Evaluation of low-cost software-defined LTE/5G frameworks: cloudification
MetadataShow full item record
- Master's theses (TN-IDE) 
There has been a tremendous rise in mobile communication units over the past decade. Where cellphones once dominated the user market for fast wireless communication solutions, we now see an abundance of devices and appliances being enabled with cellular communication technology to enable high-speed connectivity. Machine to Machine (M2M) communication services entered the market during the late 2000s with the rise of 3G mobile communication, paving the way for a more generalized approach to mobile communication services that was targeted at industrial instrumentation and automation, without the need for proprietary intermediate interfaces and hub-and-spoke architecture. Internet of Things (IoT) describes the most recent trend in mobile connectivity, where anything from household appliances to micro-controllers for street lights are enabled with cellular communication technology to enable management, reporting, remote controllability, surveillance and other features. The recent mobile technologies like 4G/LTE enables high-speed, low-latency wireless communication over vast distances, in harsh RF environments, and eliminates the need for cabling and wires between endpoints. The next evolution in mobile networks comes with 5G, where the key successes from 4G/LTE is evolved to further improve and strengthen the mobility services for both consumer, business and industry segments. ‘More speed’, ‘higher availability’ and ‘enhanced subscriber management’ are terms we know from the vendor sales pitch. The technical side is far more complex, and reveals a subset of technologies that goes deeper into the IoT and M2M branches of mobile communication. This thesis will focus on speciﬁc aspects of both 4G/LTE and 5G technologies, looking into how the base stations and radio core elements interact, and respond to changes in the network. With server virtualization and software enablement of the mobile core, components that were previously hosted in-house can now be moved into the cloud. How does this affect performance? What are the consequences of these changes from a Quality of Experience (QoE) perspective? These are questions I will look into in further detail in this thesis.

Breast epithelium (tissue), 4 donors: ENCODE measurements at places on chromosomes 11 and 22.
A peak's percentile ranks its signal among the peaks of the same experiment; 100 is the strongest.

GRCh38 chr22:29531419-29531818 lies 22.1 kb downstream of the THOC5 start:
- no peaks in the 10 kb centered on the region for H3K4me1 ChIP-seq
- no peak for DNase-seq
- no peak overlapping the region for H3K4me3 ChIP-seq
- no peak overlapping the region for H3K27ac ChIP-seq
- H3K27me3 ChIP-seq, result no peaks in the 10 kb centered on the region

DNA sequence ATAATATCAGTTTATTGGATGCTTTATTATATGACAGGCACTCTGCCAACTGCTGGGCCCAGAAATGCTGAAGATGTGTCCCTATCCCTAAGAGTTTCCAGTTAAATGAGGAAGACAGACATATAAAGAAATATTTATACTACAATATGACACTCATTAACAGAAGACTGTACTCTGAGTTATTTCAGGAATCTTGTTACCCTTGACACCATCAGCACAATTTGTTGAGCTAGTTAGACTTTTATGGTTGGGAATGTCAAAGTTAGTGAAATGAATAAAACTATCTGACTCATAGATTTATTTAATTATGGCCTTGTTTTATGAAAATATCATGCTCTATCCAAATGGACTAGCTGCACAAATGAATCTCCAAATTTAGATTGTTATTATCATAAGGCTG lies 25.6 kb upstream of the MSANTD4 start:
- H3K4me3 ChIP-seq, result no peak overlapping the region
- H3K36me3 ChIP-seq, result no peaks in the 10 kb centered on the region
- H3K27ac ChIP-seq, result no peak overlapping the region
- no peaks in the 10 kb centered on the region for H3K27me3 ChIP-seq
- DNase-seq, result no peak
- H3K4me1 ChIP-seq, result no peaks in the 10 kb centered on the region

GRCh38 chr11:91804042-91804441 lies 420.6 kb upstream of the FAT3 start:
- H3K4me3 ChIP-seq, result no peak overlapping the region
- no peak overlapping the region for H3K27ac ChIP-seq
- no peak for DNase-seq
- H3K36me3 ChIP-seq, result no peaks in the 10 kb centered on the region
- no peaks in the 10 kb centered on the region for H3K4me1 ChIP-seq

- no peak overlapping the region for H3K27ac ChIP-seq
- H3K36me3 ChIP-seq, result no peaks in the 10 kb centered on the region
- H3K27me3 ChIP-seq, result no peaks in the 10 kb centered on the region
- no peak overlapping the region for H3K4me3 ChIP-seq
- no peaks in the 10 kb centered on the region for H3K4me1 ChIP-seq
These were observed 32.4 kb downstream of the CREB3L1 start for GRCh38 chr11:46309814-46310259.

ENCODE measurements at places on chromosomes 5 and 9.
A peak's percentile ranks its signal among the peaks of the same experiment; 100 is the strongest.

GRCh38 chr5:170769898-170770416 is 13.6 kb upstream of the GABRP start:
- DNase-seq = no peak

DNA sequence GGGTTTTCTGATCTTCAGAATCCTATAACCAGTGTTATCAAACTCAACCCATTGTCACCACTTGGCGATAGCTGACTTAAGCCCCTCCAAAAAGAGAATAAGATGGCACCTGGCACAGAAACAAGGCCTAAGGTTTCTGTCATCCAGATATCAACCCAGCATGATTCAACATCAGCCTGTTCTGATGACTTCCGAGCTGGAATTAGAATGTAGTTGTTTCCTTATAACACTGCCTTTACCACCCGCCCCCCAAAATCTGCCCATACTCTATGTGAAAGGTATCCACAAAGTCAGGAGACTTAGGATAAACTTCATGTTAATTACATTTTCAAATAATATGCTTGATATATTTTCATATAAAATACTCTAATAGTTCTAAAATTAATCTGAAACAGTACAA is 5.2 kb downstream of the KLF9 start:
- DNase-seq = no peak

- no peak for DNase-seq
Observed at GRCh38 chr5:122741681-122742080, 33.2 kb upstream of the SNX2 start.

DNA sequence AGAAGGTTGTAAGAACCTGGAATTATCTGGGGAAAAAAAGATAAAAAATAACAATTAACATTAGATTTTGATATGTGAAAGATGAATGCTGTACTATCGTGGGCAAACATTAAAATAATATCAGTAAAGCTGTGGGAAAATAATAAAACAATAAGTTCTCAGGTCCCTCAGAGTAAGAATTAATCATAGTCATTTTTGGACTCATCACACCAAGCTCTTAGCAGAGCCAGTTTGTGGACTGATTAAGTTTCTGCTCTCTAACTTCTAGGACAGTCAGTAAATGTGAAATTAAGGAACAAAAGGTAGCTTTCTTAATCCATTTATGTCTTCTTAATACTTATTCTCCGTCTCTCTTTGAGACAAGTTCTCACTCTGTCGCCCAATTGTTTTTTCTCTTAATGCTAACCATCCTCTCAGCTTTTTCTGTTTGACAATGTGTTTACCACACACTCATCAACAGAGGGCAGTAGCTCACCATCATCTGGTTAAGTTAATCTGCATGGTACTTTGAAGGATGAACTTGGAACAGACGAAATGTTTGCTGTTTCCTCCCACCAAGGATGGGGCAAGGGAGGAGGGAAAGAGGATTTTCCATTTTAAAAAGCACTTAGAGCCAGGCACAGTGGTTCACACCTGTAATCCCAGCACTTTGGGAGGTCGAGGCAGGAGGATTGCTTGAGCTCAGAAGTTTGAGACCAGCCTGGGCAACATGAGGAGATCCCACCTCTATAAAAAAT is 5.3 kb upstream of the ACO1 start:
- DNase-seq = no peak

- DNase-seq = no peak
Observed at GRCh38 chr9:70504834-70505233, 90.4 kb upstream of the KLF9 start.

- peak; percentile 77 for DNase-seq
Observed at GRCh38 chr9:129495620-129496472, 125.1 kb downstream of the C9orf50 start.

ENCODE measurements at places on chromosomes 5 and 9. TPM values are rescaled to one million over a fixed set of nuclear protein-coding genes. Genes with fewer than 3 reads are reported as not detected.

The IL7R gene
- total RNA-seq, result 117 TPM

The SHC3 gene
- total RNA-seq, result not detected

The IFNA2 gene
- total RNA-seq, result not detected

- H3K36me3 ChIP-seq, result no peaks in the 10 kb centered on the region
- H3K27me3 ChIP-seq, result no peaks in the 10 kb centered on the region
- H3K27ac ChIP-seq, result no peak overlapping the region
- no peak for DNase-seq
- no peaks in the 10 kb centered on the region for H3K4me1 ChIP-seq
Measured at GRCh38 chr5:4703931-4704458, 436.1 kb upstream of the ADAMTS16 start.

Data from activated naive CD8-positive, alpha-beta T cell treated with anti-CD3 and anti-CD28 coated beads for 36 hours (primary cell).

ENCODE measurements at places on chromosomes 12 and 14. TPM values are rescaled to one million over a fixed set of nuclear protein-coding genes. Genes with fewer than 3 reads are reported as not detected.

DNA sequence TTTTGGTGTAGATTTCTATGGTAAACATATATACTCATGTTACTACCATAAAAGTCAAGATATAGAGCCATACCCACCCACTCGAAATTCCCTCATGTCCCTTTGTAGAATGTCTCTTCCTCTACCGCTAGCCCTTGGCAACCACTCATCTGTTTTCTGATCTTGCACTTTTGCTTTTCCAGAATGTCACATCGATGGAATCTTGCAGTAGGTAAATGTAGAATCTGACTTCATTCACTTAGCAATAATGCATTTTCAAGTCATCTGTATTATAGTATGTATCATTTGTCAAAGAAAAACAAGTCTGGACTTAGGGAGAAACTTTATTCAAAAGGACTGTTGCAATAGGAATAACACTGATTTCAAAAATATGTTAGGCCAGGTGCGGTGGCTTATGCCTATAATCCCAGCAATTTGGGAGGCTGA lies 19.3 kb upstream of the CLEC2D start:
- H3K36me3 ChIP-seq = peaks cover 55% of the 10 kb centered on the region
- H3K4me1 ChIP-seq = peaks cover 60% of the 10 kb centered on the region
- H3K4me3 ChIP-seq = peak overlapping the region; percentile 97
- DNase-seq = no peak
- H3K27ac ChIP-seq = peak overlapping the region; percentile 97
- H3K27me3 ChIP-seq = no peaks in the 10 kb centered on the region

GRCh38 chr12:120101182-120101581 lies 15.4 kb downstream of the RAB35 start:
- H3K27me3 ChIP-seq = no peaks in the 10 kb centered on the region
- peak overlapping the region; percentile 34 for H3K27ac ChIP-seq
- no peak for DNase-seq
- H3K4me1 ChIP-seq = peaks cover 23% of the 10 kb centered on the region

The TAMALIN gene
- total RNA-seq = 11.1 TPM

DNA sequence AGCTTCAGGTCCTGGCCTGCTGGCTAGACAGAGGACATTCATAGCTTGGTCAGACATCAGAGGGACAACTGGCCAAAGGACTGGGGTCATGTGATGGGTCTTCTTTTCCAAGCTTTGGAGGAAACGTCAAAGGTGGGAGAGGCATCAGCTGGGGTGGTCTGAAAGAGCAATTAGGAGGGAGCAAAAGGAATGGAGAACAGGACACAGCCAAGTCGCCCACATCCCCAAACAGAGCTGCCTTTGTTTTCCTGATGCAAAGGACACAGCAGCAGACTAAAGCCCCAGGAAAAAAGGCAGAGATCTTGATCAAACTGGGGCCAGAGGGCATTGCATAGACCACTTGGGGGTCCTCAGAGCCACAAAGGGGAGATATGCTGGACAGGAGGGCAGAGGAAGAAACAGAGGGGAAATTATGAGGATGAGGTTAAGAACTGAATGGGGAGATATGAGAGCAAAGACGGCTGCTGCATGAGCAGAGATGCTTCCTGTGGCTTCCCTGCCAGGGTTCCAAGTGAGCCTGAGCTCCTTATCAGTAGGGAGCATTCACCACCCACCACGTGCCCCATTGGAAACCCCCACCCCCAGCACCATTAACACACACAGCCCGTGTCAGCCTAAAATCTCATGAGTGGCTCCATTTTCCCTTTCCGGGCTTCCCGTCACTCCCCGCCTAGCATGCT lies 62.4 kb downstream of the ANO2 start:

Master's thesis in computer science